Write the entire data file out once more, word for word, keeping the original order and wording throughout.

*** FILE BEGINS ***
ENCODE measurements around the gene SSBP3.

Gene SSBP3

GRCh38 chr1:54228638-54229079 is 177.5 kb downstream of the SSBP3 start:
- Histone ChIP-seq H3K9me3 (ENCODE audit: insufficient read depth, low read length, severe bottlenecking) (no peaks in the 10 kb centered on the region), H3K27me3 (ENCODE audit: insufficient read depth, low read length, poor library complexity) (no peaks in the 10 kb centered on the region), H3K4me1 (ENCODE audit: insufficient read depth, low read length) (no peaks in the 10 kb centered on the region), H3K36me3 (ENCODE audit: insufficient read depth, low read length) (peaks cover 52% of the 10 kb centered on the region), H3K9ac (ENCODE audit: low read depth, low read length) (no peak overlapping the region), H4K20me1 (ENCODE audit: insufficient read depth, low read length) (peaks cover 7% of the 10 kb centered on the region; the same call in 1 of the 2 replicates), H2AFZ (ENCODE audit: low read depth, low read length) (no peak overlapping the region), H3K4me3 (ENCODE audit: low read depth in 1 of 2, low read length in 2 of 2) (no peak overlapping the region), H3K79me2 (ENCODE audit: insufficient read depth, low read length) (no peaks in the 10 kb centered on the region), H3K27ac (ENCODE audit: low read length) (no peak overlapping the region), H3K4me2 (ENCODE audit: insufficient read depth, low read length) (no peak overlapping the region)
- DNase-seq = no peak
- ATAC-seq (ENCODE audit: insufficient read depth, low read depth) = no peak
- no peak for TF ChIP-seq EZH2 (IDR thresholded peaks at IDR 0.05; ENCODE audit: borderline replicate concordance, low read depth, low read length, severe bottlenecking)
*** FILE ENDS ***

ENCODE measurements around the gene SSBP3.

Gene SSBP3

GRCh38 chr1:54228638-54229079 is 177.5 kb downstream of the SSBP3 start:
- Histone ChIP-seq H3K9me3 (ENCODE audit: insufficient read depth, low read length, severe bottlenecking) (no peaks in the 10 kb centered on the region), H3K27me3 (ENCODE audit: insufficient read depth, low read length, poor library complexity) (no peaks in the 10 kb centered on the region), H3K4me1 (ENCODE audit: insufficient read depth, low read length) (no peaks in the 10 kb centered on the region), H3K36me3 (ENCODE audit: insufficient read depth, low read length) (peaks cover 52% of the 10 kb centered on the region), H3K9ac (ENCODE audit: low read depth, low read length) (no peak overlapping the region), H4K20me1 (ENCODE audit: insufficient read depth, low read length) (peaks cover 7% of the 10 kb centered on the region; the same call in 1 of the 2 replicates), H2AFZ (ENCODE audit: low read depth, low read length) (no peak overlapping the region), H3K4me3 (ENCODE audit: low read depth in 1 of 2, low read length in 2 of 2) (no peak overlapping the region), H3K79me2 (ENCODE audit: insufficient read depth, low read length) (no peaks in the 10 kb centered on the region), H3K27ac (ENCODE audit: low read length) (no peak overlapping the region), H3K4me2 (ENCODE audit: insufficient read depth, low read length) (no peak overlapping the region)
- DNase-seq = no peak
- ATAC-seq (ENCODE audit: insufficient read depth, low read depth) = no peak
- no peak for TF ChIP-seq EZH2 (IDR thresholded peaks at IDR 0.05; ENCODE audit: borderline replicate concordance, low read depth, low read length, severe bottlenecking)